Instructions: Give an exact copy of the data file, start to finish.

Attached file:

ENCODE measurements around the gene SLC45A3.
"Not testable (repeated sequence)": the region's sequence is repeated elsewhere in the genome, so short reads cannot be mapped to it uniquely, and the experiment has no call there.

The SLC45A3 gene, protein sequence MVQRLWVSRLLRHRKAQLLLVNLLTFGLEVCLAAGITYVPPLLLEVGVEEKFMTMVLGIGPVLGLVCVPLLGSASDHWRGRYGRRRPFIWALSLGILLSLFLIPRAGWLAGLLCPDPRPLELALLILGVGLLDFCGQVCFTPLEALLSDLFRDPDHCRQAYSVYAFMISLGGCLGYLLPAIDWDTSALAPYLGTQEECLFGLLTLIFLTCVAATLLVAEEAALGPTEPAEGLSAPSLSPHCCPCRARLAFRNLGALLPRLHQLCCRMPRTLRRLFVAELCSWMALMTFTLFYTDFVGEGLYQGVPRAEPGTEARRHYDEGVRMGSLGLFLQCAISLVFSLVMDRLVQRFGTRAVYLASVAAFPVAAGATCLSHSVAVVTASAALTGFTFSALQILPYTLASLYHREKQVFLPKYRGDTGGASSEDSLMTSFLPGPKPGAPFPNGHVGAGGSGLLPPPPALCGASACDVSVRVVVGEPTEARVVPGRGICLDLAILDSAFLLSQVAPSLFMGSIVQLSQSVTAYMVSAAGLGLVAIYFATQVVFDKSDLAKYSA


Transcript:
ENCODE measurements around the gene SLC45A3.
"Not testable (repeated sequence)": the region's sequence is repeated elsewhere in the genome, so short reads cannot be mapped to it uniquely, and the experiment has no call there.

The SLC45A3 gene, protein sequence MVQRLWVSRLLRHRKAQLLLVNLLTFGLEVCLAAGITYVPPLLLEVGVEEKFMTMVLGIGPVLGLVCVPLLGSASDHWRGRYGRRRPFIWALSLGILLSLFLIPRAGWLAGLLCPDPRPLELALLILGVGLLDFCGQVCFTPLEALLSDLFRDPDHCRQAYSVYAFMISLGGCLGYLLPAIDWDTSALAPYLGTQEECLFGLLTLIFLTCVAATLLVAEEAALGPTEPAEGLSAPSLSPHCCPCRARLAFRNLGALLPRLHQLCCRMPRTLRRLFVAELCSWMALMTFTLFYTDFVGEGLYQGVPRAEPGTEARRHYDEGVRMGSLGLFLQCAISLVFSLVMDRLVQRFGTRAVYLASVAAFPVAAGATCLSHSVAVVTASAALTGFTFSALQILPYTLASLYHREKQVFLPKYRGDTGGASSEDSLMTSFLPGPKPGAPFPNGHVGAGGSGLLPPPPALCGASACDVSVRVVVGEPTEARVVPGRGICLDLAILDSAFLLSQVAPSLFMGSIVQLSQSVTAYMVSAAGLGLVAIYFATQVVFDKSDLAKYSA